Food Democracy is circulating a petition to the Obama transition team to appoint a USDA Secretary who cares about sustainability (what a concept!). Click on the link to join the movement! If you want to read more about this, see Nicholas Kristof’s column linked to my post on December 10 and Michael Pollan’s magazine piece linked to the one on October 12.
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Here is Bill Moyer’s recent interview with Michael Pollan, talking about what the new president can and cannot do for American agriculture. Worth a look.
12/11 update: Take a look at today’s New York Times where Nicholas Kristof enthusiastically supports the idea that Obama should appoint a “Secretary of Food.”
Investigators at the University of Hawaii have just analyzed nearly 500 samples of fast food for their content of stable isotopes of carbon and nitrogen. These are not radioactive but do indicate whether a plant conducts its photosynthesis through what is called a C3 or C4 metabolic pathway. Corn is a C4 crop. The analysis shows that virtually all of the meat came from animals raised on corn. The potatoes were typically fried in corn oil. Corn, say the investigators, is the basis of fast food. And virtually all fast food is raised or prepared the same way.
Didn’t we know that? Yes, but the technology used in these experiments is clever. Michael Pollan discussed this kind of chemical evidence in Omnivore’s Dilemma. Although I do not think it was his intention, many readers came away with the idea that corn is poison. It isn’t. Corn is a perfectly reasonable food, especially when mixed with soybeans, and the mix works fine for fattening up cattle. From the standpoint of nutrition and the environment, feeding cattle on grass would be ideal, but it may not always be practical. That’s why some forward thinking cattle producers are raising their animals on grass for as long as they can, and then doing a quick finish with corn and soybeans.
A more important issue may be corn subsidies. Cheap feed promotes industrial meat production, with all of its environmental and health implications. CAFOs (confined animal feeding operations), as the Pew Commission said earlier this year, have truly dreadful effects on the environments of the communities in which they operate, are not healthy for animals, and overuse antibiotics, which affects human health. Corn subsidies make CAFOs possible.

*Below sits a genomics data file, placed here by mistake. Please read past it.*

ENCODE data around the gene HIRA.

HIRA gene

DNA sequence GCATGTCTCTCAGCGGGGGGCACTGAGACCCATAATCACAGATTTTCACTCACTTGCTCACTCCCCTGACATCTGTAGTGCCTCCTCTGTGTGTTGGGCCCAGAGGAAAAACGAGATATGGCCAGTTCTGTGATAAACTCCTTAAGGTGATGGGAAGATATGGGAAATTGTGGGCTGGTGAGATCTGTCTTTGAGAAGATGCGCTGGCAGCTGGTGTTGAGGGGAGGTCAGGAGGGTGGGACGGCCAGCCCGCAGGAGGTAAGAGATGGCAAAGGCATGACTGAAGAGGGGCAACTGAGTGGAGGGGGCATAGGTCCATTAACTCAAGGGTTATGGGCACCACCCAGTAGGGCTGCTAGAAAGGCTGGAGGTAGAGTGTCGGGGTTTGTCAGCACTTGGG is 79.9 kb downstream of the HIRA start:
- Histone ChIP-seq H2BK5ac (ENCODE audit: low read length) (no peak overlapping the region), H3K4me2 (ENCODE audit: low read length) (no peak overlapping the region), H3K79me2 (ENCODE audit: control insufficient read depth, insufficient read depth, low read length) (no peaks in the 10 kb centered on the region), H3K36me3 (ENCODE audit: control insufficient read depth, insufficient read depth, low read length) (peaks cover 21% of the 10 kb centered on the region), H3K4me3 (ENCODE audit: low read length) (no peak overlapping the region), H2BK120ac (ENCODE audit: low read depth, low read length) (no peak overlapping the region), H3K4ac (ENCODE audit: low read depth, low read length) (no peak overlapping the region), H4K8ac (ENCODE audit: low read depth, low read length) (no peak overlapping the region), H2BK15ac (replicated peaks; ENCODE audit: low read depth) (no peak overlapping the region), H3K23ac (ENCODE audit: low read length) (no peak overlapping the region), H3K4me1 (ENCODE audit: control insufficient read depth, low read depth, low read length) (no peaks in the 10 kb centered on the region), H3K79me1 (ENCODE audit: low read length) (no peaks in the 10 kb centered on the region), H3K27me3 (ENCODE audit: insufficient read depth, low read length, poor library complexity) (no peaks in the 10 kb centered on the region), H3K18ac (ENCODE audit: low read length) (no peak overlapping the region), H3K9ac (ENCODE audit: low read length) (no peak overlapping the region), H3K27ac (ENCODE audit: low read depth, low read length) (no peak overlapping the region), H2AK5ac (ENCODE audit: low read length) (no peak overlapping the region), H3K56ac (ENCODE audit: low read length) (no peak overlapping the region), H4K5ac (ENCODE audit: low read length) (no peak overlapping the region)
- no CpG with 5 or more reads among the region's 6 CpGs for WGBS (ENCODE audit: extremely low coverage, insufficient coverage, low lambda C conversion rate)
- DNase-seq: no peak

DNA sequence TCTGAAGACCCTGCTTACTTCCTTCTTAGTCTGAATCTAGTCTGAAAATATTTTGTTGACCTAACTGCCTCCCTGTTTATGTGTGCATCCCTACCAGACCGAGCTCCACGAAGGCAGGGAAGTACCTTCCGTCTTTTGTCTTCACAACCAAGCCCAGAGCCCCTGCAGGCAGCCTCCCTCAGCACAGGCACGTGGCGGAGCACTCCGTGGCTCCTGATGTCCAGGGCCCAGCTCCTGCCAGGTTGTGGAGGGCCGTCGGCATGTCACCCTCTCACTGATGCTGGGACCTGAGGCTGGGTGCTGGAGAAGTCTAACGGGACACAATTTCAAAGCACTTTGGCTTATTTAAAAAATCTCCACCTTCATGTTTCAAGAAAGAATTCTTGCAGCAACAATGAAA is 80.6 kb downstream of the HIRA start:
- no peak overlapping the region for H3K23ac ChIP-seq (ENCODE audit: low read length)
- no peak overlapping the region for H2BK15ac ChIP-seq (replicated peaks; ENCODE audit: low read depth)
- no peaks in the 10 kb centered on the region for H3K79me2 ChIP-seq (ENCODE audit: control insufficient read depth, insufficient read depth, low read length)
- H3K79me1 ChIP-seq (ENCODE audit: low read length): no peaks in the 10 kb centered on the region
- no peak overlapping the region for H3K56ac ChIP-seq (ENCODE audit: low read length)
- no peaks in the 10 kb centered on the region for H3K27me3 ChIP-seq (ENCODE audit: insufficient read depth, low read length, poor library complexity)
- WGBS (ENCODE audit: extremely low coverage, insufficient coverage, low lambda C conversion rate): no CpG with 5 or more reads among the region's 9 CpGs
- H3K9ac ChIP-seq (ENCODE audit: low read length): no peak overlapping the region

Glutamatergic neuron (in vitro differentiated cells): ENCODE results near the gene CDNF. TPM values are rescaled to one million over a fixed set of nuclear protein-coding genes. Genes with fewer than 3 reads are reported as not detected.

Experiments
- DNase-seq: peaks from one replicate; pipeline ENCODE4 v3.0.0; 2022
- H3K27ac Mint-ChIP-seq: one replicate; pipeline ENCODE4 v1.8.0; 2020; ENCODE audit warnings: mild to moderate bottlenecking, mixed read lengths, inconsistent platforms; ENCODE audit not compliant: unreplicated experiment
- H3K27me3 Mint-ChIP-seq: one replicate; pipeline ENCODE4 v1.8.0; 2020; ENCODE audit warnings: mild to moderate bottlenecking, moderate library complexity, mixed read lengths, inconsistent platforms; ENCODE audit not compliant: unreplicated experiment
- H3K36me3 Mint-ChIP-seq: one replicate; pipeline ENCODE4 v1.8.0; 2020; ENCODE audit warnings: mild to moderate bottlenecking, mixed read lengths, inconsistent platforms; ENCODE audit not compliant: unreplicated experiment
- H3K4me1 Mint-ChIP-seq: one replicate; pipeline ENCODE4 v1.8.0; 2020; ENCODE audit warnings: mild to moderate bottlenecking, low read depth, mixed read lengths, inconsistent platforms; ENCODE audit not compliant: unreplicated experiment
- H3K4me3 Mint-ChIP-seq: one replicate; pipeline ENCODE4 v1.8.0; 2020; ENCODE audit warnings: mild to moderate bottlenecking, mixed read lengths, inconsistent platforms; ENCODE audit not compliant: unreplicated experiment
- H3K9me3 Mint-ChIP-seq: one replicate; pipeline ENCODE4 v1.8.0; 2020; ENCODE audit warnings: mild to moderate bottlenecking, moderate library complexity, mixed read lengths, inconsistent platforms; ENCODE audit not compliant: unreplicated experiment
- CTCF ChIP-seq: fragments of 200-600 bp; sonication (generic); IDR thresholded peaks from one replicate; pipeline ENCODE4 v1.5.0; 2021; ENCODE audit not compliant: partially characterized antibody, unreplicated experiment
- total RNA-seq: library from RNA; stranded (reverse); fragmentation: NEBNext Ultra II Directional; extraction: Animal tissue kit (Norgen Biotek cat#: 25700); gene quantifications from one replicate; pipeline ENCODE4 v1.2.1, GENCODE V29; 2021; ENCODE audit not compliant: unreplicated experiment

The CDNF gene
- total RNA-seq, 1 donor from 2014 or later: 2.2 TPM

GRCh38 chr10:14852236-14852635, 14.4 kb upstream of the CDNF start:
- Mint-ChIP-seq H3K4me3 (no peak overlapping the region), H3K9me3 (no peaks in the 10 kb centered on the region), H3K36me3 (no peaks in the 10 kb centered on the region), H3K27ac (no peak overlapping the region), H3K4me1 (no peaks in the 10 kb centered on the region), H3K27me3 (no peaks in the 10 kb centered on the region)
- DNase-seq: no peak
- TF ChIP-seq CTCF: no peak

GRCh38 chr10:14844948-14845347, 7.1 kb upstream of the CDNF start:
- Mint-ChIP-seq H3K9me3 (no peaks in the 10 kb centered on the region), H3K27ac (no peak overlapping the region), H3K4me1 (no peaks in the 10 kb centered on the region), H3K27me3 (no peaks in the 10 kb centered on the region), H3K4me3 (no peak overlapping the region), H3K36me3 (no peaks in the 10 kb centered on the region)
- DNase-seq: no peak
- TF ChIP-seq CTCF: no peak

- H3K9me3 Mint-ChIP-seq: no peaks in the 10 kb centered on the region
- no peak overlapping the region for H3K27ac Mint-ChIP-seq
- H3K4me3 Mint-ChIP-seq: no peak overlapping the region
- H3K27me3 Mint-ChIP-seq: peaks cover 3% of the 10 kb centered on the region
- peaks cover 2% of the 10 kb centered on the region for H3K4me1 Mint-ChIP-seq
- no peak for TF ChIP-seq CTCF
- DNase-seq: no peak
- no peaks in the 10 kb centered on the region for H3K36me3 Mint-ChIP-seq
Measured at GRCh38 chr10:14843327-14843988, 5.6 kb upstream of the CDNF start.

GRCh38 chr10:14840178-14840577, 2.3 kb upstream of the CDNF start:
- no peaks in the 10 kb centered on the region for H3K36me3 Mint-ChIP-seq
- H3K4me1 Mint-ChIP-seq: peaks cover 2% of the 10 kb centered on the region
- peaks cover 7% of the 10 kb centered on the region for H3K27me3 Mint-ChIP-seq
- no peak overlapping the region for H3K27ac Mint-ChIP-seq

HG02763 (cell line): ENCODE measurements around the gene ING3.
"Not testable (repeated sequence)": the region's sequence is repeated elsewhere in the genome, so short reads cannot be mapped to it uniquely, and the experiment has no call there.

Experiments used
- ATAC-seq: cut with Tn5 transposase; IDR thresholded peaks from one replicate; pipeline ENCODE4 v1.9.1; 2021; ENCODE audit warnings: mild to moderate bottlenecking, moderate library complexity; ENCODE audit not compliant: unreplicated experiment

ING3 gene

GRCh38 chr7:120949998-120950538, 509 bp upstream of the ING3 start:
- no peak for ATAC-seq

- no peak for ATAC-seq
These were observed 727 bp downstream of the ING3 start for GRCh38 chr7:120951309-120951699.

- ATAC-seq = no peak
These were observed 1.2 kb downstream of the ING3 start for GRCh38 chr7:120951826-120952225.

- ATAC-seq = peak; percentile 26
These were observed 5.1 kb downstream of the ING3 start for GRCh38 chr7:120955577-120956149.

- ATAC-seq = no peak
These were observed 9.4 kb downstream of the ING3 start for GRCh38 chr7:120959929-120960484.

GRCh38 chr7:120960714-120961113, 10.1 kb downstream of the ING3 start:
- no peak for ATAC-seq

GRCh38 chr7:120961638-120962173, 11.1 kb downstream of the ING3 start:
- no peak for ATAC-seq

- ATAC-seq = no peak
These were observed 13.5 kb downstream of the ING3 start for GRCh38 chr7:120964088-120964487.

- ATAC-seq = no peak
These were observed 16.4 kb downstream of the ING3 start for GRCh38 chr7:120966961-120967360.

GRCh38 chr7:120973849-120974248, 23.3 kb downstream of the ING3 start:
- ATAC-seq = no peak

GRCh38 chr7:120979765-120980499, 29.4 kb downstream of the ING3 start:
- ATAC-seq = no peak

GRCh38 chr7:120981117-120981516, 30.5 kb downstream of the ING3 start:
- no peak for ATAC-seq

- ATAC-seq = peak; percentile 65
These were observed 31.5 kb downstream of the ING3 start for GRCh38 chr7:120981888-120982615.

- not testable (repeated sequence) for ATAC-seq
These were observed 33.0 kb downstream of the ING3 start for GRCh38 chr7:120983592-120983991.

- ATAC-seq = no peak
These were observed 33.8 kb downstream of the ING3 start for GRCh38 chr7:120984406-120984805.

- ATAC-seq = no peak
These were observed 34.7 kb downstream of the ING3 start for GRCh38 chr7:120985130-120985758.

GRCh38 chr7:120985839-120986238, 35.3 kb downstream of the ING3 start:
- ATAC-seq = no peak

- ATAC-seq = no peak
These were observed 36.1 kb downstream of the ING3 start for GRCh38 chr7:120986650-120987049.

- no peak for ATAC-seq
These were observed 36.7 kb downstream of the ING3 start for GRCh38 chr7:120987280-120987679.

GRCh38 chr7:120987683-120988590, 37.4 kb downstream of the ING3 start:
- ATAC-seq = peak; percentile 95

We can argue about how much corn is OK, but I can’t think of any reason to exclude it from the diets of animals or humans. Corn is a good source of calories and is about 10% protein. Its oil is relatively unsaturated. And high fructose corn sweeteners are an almost one-for-one substitute for sucrose. For humans in particular, fresh sweet corn in mid-summer is surely one of the great wonders of the universe. As with so much else in nutrition, some corn is OK, but a lot may not be.
It’s a good one, with terrific articles by Michael Pollan on farm policy for the next administration, David Rieff on what to do about agriculture in Africa, and Mark Bittman on why food should be taken seriously. Read, think, and enjoy!
P.S. And for fun, check out Safire on the meaning of “locavore” and “functional food.”
Alexandra Lewin, a doctoral student at Cornell, is working with Corporations and Health Watch in Washington, DC, which “tracks the effects of corporate practices on public health.” Her latest contribution is an analysis of the effects of higher food prices on school lunch programs. Given the impossibly small amount of money schools have to work with, they will surely, she says, “find it ever more difficult to say no to an easy source of revenue: soda, cookies, and other junk food. Here we go again.”